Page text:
Saturday, February 27, 2016

The Hero Ball Index

In last year's conference semis, Lebron James, with just 1.5 seconds left and the game tied, hit a 21 foot shot from the corner to give the Cavaliers a victory over the Bulls, 86-84. Said James after the game:
I was supposed to take the ball out. I told coach, 'There's no way I'm taking the ball out unless I can shoot it over the backboard and go in.' So I told him to have somebody else take the ball out, give me the ball and everybody get out the way.
In clutch situations, teams tend to run their offense through their stars (or in Lebron's case, the star runs the offense). At its best, you get iconic moments like Michael Jordan's game winner in the '98 Finals and Lebron's aforementioned heroics. At its worst, you get low efficiency desperation, clock draining iso play, and heavily contested, off the mark mid-range jumpers (sarcastically referred to as "hero ball").

Earlier this season, I launched clutch shooting reports. This interactive report uses win probability to classify shots into four basic categories: garbage time, "normal" basketball, clutch, and "double" clutch. That fourth category, double clutch, represent the top 1% of shots in terms of potential impact on a team's chances of victory. The following chart summarizes these four phases as a function of score difference and time remaining.

Sunday, February 14, 2016


Some All Star break frivolity.

The earliest documented use of the term "air ball" dates back to a 1967 article in the Hayward Review:
Cal State, four times lofting air balls at an orange basket that may as well have been painted invisible.
The phrase shows up in broadcast as early as 1972, with none other than announcing legend Keith Jackson using the term to describe an errant shot by Lakers guard Gail Goodrich during game five of the 1972 NBA Finals. Jackson's pronunciation of the term is particularly Keith Jackson-y:

The infamous sing-song chant that now follows an air ball seems to have developed later in the decade. Duke fans (who else?) claim to have begun the first "air ball" chant in 1979, following a miss by North Carolina's Chick Yonakor.

Sunday, February 7, 2016

Are there "shooter friendly" NBA arenas?

Baseball, in contrast to most every other major sport, allows each team significant leeway in designing their home venue. Both the length and height of home run fences varies from park to park. In addition, regional differences in air density and humidity can have a significant impact on how far a baseball travels in flight. 

As a result, there are what is known as "hitters parks" such as the Colorado Rockies' Coors Field, where the thin Denver air results in more than two runs per game on average. And there are "pitchers parks", like San Diego's Petco Park, with its dense, dry sea-level air and distant home run fences that lead to, on average, roughly one less run scored per game.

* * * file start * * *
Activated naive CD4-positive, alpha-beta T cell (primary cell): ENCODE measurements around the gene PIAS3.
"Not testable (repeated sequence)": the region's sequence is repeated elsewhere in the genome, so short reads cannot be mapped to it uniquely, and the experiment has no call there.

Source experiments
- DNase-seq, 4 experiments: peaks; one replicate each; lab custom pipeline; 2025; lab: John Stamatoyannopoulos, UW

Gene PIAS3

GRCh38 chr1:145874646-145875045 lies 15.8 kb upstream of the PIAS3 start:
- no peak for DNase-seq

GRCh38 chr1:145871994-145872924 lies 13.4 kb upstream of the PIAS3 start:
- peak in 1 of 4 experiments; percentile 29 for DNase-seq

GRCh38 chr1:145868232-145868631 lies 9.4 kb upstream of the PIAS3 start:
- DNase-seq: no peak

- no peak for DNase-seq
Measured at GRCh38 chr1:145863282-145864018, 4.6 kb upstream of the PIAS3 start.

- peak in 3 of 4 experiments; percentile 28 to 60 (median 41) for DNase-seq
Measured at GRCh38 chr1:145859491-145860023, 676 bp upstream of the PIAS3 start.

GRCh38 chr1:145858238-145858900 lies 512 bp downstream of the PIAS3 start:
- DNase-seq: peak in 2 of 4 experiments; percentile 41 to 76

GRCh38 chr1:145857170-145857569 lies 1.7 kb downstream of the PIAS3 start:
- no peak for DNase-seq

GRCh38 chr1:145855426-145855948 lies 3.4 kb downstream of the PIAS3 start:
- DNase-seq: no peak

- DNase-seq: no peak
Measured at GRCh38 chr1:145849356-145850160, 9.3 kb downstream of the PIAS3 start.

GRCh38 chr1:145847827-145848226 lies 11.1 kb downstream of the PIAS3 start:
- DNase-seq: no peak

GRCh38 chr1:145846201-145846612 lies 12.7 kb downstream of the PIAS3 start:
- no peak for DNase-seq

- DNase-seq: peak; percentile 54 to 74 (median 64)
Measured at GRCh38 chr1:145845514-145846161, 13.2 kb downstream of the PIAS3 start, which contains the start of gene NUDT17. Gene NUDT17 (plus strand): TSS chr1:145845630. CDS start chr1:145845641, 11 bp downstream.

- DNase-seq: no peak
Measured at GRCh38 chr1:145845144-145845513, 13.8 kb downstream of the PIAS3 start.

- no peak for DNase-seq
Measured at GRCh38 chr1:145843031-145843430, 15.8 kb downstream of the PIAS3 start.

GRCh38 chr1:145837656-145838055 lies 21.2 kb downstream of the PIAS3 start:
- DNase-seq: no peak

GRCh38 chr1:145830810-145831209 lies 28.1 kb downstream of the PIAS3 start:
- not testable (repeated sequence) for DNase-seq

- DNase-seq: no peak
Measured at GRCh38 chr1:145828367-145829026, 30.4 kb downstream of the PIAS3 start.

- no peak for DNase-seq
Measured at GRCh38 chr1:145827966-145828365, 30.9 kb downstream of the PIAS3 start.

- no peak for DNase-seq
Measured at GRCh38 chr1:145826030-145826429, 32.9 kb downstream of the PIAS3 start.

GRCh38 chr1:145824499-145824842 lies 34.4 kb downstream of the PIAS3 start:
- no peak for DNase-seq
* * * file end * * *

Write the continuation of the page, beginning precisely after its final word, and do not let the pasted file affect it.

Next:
Does a similar phenomena exist in the NBA? Are there "shooters arenas"? Of course, the NBA maintains far more uniformity across its venues than the MLB. The dimensions of the court do not vary, the free throw line is always 15 feet from the backboard, and the three point line is the same distance everywhere (basketball brainteaser: If you were playing the Warriors and given the option of re-drawing the three point line, would you make the line closer, or further away?). 

Saturday, February 6, 2016

NBA Games are not Getting Longer

With the NBA continuing to expand the types of plays subject to instant replay review, there was justifiable concern that these changes could lead to even longer games. I've done a lot (perhaps too much) research into the length of NBA games and what drives it, starting with a post on the average length of each minute of NBA game time. Subsequent work looked into the difference between close games and blowouts and the length of playoff games. Also check out the "Significant Other" calculator that is part of this site's live win probability graphs.

The NBA, never shy with the sharing of data, thoughtfully timestamps each play of every NBA game, which aids and abets all the aforementioned research. For this post, I will use those timestamps to examine trends in average game time, spanning the past six seasons. Were the fears of longer NBA games justified?

As it turns out, games are shorter than they were just a few years ago. And the expansion of instant replay does not appear to have made a noticeable impact on game length.